o For the fastest processing we suggest staffing three separate shifts — or daytime shifts in three different offices around the world. Otherwise your receipts might lag for many hours before getting processed.
2. They apply to Amazon Mechanical Turk for an account. Be aware that this is a surprisingly involved process, including:
o The agent must sign up using their actual personal Amazon account. If your account doesn’t have an adequate history of purchases (each of which implies a successful credit card billing transaction and package delivery) or other activity, you will be rejected.
o The agent must provide their full name, address, and bank account information for reimbursement. Amazon verifies this with a variety of techniques (eg, confirm that your IP is in the country you say you are, verify the bank account is owned by the name and address provided, full criminal background check), and if anything doesn’t add up, you will be rejected.
o Rejection is final. It requires such an abundance of verifiable documentation (most notably being an active Amazon account with a long history) that you can’t just create a new account and try again.
o There is no apparent appeals process. Accordingly, I would recommend confirming before hiring that the candidate can pass Amazon Mechanical Turk’s many strict controls because we have no ability to override their judgement.
3. You notify us of the “workerID” of each of your authorized agents.
o Though you are not obligated to share your staff’s identity with us directly, your staff will still be obligated to follow the Expensify terms of services. Failure to comply with our terms will result in an appropriate response, starting with immediate banning by our automated systems, ranging up to our legal team subpoenaing you (or failing that, Amazon) for the identity of the agent to press charges directly.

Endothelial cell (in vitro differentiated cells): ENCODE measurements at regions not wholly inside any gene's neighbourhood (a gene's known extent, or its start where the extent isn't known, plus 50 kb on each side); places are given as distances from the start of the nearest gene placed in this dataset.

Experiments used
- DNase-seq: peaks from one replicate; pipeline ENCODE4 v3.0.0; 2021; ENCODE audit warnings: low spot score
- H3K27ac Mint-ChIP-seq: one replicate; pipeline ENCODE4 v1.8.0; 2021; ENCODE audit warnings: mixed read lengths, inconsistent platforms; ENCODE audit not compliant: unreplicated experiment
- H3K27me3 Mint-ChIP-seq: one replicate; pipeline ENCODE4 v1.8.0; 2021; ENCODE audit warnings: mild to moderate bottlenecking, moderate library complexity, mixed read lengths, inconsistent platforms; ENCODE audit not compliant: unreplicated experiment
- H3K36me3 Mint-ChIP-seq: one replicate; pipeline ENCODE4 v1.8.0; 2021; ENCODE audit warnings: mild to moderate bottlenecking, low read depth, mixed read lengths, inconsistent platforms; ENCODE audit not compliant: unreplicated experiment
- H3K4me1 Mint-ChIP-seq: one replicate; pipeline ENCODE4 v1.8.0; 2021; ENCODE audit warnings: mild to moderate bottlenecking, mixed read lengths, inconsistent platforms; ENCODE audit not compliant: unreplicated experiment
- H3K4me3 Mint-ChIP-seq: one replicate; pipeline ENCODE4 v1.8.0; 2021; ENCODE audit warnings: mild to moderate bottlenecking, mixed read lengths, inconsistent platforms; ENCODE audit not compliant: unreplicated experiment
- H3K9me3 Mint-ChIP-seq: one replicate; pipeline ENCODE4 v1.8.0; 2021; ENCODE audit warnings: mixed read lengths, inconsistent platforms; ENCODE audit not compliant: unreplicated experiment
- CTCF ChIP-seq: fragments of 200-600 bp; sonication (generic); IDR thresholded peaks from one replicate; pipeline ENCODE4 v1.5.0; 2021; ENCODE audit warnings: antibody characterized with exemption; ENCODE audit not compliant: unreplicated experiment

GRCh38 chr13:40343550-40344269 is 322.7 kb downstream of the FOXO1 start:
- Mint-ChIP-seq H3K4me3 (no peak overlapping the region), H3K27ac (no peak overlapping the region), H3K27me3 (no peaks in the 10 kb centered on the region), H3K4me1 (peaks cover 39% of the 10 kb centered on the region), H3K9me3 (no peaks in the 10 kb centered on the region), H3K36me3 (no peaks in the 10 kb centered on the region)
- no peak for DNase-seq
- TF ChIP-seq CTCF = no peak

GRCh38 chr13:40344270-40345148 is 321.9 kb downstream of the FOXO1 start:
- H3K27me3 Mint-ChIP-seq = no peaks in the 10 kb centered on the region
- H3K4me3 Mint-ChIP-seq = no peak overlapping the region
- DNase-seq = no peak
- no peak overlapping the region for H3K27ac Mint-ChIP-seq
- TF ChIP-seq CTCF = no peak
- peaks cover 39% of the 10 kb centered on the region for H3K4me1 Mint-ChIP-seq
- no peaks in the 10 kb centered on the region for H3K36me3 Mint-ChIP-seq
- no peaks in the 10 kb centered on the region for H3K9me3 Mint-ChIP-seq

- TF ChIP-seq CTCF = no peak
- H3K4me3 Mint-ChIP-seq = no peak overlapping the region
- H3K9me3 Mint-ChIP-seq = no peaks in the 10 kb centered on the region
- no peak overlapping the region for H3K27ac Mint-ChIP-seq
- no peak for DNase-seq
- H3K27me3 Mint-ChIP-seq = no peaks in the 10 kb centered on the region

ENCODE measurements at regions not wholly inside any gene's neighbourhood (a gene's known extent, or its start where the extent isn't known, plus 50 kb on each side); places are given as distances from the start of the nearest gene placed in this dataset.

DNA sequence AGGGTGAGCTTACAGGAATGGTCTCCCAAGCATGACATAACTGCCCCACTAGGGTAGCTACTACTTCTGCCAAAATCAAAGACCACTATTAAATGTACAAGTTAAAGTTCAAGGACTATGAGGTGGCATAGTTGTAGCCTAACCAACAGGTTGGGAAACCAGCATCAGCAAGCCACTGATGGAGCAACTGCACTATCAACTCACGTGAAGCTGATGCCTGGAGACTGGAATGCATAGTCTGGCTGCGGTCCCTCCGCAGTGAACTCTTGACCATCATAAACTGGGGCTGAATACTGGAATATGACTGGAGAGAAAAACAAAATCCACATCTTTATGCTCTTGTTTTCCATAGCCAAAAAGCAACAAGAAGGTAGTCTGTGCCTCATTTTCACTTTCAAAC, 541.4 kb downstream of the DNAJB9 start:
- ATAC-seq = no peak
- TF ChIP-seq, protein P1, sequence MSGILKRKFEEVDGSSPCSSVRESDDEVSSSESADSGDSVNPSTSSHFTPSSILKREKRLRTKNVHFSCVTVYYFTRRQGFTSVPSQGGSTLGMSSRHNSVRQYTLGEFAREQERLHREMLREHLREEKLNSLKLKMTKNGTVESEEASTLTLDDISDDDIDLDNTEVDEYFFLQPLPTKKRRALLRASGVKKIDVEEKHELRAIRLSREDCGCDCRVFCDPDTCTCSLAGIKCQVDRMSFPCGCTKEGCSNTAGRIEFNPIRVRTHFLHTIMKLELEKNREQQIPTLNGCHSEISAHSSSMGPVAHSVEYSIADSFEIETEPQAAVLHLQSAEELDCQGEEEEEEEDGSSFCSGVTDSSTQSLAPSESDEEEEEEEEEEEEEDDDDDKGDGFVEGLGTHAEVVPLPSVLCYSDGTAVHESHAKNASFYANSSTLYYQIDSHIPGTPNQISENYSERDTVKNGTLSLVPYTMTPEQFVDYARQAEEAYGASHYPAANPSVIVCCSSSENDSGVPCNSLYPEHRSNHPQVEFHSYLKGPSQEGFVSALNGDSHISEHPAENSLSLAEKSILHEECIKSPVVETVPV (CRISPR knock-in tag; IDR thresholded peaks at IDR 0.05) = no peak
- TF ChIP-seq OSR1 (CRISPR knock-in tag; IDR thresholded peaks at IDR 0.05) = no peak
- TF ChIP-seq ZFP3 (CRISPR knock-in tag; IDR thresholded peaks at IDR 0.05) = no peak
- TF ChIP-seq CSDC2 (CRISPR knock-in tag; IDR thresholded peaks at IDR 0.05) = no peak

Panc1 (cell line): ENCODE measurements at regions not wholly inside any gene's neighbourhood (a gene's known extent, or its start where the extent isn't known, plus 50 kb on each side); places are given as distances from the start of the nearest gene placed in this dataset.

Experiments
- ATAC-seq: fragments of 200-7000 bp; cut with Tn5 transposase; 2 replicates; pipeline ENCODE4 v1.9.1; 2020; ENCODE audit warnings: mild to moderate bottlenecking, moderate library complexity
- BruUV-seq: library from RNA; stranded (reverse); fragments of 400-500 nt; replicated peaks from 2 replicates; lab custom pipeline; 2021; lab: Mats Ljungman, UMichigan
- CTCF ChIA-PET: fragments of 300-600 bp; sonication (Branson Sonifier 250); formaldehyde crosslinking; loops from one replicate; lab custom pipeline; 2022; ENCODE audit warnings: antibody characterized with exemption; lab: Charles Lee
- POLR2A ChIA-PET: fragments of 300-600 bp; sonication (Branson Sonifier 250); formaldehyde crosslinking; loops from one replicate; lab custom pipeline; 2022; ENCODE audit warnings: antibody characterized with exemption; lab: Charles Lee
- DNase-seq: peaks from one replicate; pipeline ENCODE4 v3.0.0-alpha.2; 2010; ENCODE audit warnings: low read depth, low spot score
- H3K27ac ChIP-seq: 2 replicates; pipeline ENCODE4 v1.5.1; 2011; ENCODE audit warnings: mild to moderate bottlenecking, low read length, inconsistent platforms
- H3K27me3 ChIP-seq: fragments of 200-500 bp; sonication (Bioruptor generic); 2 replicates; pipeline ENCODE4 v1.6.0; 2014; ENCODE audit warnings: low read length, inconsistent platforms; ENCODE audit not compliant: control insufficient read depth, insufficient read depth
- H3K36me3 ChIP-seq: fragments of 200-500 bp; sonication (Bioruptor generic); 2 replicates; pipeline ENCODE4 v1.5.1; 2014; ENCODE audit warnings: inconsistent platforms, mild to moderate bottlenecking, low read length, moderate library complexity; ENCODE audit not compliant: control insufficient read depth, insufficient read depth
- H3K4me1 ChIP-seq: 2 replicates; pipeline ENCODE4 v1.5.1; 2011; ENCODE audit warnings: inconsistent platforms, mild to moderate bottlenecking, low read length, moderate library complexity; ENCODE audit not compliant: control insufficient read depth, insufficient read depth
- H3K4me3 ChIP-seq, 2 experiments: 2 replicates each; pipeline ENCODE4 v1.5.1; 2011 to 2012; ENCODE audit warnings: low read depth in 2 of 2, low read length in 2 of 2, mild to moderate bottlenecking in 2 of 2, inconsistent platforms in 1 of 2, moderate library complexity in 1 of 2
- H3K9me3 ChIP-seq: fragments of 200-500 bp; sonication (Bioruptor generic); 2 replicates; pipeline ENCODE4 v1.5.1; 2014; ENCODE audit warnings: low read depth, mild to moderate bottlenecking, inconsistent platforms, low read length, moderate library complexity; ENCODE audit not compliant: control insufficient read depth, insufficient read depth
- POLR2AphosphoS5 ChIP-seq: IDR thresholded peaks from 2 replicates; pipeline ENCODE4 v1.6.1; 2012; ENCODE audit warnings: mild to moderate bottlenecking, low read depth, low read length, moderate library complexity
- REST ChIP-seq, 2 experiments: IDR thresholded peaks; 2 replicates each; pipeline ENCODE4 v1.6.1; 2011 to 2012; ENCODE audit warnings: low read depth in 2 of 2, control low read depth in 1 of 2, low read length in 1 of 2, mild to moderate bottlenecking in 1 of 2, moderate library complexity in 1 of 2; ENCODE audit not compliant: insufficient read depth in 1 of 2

4. We will create a “Qualification” for your “Human Intelligence Tasks” (HITs) that ensures only your agents will see your receipts.
5. Your staff will use the Amazon Mechanical Turk interface to discover and process your employee’s receipts.
That’s the solution? This is what passes for security at Expensify? Hire three shifts of employees all using verified personal Amazon accounts and then you can be sure your confidential data is kept confidential?
Wouldn’t it just be easier to create a small webapp that would present receipts to people in a company directly without going through the Mechanical Turk? Heck, why not just bounce it back out to you – it isn’t that great of a chore.
Plus, basically, if you don’t do this Expensify is saying they can’t keep your information secure.
This is what frustrates me the most about “the Cloud”. Everyone is in such a rush to deploy solutions that they just don’t think about security. Hey, it’s only receipts, right? Look what I was able to find out with just a discarded boarding pass – receipts can have much more information. And this is from a company that is supposed to be focused on dealing with expenses.
I demand two things from companies I trust with our information in the cloud: security and transparency. It looks like Expensify has neither.
I will be moving us away from Expensify. If you know of any decent solutions, let me know. Xpenditure looks pretty good, and since they are based in the EU perhaps they understand privacy a little better than they do in San Francisco.